"Three quarters of the world is covered by oceans, and we've only dipped below the surface," Molinski said.
This chemist sees natural products from marine organisms as an opportunity to answer questions in biology and find potential leads for the next generation of drugs, whether those are anti-fungals or treatments for cancer. Many pharmaceutical drugs on the market, from aspirin to cholesterol-lowering "statins," are derived from natural products such as plants or bacteria. Molinski says modern developments in analytical chemistry, including highly sensitive instrumentation, sophisticated screening capabilities and discoveries from mapping the human genome, have created a renaissance of interest in these sources of potential medicines.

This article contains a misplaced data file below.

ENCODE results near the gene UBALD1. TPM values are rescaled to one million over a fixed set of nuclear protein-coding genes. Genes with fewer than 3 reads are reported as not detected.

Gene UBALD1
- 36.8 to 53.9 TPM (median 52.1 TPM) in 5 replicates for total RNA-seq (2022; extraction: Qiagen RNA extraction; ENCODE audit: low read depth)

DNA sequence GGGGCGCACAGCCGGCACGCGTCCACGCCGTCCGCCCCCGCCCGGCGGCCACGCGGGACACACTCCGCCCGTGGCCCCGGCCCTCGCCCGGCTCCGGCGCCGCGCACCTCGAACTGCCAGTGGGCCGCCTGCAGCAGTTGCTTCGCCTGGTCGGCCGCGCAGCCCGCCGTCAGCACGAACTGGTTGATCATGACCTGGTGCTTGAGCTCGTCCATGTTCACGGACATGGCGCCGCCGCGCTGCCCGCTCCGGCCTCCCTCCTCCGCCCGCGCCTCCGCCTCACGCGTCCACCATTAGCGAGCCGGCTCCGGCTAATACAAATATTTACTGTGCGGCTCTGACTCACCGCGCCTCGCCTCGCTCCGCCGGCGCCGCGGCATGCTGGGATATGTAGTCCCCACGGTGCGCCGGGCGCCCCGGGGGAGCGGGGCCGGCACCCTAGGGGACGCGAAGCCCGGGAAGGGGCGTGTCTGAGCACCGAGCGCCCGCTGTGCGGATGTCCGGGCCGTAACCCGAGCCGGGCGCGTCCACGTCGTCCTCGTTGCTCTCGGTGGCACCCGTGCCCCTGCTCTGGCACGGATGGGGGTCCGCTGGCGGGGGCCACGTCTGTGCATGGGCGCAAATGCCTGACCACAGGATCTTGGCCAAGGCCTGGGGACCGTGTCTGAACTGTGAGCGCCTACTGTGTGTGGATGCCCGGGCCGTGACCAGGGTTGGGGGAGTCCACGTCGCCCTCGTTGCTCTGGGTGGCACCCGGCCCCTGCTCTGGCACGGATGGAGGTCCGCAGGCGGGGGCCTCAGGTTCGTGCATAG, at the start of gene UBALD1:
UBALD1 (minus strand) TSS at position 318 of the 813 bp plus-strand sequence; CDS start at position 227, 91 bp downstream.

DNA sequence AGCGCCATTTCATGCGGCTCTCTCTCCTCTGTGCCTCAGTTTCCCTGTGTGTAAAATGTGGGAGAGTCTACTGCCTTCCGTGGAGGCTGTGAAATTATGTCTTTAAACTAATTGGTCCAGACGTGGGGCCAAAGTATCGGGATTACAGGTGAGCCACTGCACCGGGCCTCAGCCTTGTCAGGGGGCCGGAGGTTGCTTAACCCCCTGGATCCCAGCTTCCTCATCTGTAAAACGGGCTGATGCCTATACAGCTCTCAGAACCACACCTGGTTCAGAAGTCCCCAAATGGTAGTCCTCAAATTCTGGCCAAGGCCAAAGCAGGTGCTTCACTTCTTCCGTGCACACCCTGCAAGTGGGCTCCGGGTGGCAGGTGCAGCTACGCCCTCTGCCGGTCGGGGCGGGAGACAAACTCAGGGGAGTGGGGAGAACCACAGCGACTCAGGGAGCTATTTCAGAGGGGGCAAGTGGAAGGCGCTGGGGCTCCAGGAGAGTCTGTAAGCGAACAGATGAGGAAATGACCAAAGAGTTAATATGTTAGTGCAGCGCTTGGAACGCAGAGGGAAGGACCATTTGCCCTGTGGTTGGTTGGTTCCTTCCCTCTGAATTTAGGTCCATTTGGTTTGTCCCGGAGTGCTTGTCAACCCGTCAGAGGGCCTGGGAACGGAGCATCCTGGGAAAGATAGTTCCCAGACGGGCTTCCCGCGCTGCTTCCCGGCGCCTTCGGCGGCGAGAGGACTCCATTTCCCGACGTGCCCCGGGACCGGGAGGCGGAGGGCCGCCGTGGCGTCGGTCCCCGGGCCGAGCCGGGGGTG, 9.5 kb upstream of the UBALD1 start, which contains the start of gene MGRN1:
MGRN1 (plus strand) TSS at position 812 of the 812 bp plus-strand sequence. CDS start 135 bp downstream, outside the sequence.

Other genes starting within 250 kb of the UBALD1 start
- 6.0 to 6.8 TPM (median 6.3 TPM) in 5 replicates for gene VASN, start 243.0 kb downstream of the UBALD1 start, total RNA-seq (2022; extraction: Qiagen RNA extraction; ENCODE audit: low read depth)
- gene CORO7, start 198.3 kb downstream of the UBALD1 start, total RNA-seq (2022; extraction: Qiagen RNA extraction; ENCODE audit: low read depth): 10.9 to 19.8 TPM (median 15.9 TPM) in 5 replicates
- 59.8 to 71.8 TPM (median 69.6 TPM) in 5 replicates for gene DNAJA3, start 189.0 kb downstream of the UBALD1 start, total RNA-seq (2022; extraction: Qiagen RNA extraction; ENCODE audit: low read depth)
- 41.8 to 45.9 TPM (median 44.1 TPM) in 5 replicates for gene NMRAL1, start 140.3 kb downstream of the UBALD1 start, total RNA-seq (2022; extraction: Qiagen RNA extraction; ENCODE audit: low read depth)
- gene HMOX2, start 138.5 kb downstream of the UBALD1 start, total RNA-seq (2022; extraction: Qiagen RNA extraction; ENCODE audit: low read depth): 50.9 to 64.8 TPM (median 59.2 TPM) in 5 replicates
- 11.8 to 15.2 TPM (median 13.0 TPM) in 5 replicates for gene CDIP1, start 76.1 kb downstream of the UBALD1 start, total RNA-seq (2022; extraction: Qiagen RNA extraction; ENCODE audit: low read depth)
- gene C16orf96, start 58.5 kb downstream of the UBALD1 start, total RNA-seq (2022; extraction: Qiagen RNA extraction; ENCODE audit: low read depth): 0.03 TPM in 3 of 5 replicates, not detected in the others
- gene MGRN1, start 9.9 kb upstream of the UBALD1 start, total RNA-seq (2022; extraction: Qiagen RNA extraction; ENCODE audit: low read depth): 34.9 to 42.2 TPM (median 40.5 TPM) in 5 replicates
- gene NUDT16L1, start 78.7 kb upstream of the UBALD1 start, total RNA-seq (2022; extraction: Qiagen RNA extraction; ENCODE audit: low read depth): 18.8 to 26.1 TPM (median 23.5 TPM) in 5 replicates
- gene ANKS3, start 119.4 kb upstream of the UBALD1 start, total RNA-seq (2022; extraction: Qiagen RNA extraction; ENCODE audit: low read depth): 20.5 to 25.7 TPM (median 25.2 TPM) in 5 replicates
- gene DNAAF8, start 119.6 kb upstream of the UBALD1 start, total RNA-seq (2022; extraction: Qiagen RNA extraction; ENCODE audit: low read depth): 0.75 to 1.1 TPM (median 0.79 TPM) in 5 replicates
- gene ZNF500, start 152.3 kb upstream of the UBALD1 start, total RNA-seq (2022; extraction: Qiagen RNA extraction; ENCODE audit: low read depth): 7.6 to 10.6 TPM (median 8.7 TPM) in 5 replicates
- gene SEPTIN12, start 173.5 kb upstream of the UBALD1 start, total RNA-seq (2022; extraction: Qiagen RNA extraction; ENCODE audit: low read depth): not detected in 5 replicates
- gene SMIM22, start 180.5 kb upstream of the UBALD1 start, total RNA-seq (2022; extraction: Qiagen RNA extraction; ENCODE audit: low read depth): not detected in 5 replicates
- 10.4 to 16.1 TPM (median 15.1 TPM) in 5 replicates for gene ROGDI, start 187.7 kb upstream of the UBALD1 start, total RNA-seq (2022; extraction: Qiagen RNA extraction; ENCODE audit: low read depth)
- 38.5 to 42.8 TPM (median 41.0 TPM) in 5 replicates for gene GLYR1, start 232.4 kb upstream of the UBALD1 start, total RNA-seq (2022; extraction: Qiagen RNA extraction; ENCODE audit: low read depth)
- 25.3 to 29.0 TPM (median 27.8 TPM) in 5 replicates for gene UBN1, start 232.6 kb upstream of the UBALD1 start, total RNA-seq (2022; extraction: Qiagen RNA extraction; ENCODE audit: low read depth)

Molinski's laboratory studies the chemistry and biology of marine natural products, or chemical compounds made by sea creatures. It is part of a developing focus on pharmaceutical chemistry within the UC Davis chemistry department, including research on biologically active molecules and high-throughput screening techniques.
Most of Molinski's samples come from sponges and tunicates, marine creatures that can neither swim away from a diver nor bite. Recently, the researchers have also begun to collect samples from cyanobacteria, single-celled organisms that occur as slimy mats or filaments in places such as coral reefs and mangrove lagoons.
Some of these compounds have biochemical activities that could be useful in medicine -- killing microbes, stopping growth of cancer cells, or affecting the flow of calcium in and out of cells.
Source:University of California - Davis